6 CEO Productivity Tips to Steal for Yourself
Rich Hua stashed this in Productivity
First three are the best:
1. Take breaks every 90 minutes
Tony Schwartz, president of the Energy Project, suggests taking breaks every 90 minutes to maximize your productivity. The reason? Human bodies have an energy cycle that operates at 90-minute intervals throughout the day. When we’ve been working on something for an hour and a half or longer, it’s natural that our alertness levels will go down and our attention will wander or we’ll feel drowsy (or start checking Twitter or Facebook).
The counterintuitive secret to sustainable great performance is to live like a sprinter. In practice, that means working at your highest intensity in the mornings, for no more than 90 minutes at a time, and then taking a break.
So, the next time your eyes are glazing over, instead of reaching for another cup of coffee, step away from your work for a few minutes instead. You might be surprised how much you’ll get done in the long run.
2. Make yourself uninterruptable sometimes
There’s nothing more frustrating than finally getting into the zone working on a big project — and then being interrupted by a co-worker or boss who drops by your desk. Worse, research shows it can take up to 25 minutes to get back on track after an interruption.
And that’s exactly why Andrew Marsh, CEO of Fifth Column Games, has developed a system to make sure that everyone in his office can work without being interrupted. By placing a “cone of silence” on their desks, employees have a tangible symbol that conveys that they should not be disturbed unless it’s an emergency.
I use the cone of silence when I'm working on a complex project that I need to concentrate on. Being able to focus intensely without interruption is a valuable productivity tool for everyone at Fifth Column Games.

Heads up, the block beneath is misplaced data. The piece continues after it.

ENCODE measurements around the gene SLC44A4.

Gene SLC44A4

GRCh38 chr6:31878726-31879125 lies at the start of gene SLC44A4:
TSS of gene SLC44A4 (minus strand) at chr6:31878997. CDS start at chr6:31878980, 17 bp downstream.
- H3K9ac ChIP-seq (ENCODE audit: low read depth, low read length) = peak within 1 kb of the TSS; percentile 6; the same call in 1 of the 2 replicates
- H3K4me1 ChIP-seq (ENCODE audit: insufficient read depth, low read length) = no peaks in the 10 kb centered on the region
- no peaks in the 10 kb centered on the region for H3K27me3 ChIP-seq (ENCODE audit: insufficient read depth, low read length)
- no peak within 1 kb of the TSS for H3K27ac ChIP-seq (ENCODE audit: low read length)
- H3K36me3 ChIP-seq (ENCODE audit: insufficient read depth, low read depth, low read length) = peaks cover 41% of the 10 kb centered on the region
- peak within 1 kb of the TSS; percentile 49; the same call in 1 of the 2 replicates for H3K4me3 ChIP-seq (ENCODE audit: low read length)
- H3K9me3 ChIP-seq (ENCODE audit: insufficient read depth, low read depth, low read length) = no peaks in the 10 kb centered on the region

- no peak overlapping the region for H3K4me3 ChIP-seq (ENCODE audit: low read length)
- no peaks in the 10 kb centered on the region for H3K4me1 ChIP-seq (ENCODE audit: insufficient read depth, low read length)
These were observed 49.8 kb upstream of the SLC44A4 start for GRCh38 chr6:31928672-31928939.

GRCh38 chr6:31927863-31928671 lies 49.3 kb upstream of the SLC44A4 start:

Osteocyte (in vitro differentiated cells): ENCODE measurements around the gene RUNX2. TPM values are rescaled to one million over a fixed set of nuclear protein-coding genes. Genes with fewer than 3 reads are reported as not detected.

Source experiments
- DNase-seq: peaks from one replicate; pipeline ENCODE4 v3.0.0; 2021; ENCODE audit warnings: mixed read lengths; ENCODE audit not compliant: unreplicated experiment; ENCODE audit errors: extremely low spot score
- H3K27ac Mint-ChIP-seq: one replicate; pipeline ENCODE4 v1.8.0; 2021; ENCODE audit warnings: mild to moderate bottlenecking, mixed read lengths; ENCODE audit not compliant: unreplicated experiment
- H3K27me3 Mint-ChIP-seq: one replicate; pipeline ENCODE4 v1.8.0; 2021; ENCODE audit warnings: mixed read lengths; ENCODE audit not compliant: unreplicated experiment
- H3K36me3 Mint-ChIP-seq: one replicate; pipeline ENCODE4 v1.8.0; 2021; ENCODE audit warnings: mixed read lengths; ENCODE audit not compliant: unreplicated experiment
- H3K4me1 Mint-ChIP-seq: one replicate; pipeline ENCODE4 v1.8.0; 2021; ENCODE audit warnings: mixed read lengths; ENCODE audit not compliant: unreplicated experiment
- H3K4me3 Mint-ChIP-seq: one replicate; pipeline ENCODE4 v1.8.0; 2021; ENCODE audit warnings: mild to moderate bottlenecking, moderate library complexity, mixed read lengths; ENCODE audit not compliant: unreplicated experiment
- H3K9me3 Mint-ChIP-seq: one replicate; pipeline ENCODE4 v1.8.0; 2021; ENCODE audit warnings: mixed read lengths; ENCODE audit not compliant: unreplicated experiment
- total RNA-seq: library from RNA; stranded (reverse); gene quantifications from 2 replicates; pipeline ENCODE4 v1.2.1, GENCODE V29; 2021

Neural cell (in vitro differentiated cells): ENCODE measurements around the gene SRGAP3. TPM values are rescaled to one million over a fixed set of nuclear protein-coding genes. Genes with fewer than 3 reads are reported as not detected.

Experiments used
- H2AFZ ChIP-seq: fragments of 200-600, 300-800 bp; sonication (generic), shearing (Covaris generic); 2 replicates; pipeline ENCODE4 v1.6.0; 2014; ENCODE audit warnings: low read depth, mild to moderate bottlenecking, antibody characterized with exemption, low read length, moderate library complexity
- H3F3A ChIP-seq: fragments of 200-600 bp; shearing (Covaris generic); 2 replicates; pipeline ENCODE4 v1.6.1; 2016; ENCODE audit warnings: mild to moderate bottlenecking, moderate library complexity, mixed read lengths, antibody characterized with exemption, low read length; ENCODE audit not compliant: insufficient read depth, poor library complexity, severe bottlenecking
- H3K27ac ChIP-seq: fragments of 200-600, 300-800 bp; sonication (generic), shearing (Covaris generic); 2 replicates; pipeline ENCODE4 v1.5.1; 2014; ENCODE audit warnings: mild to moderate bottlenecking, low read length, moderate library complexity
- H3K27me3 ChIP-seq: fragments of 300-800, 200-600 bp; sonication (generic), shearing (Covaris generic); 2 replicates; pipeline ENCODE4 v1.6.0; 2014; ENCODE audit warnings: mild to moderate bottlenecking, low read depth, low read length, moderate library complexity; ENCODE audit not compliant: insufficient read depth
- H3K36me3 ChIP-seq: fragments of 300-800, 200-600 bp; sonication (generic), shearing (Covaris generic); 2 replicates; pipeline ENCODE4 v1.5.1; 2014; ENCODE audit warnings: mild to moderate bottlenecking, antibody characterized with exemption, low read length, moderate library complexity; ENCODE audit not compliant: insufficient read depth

Whether you need to stay focused on intense tasks for a couple of hours a day or you’re working on a big project, using a system that informs people of this will get them into the habit of sending you an email for non-urgent tasks instead of dropping by your desk.
3. Manage your energy, not just your time
You know it’s important to budget your time wisely — but it can actually be more effective to also manage your energy. Our own CEO, The Muse co-founder Kathryn Minshew, is a fan of optimizing her workday by doing her most concentration-intensive tasks during her peak hours, those golden hours when her energy levels are at their highest. Meetings, on the other hand, are something she avoids during these hours and saves for other times in the day.
I find it's been immensely helpful for me to pay attention to when in the day I'm most productive (what hours, under what conditions) and aggressively guard that time for focused work.
If you’re a morning person, do your most important tasks first thing and save the tedious, mindless tasks for later in the day when your energy is waning. Not sure what your peak hours are? Try energy mapping to find out and make the most of your workday.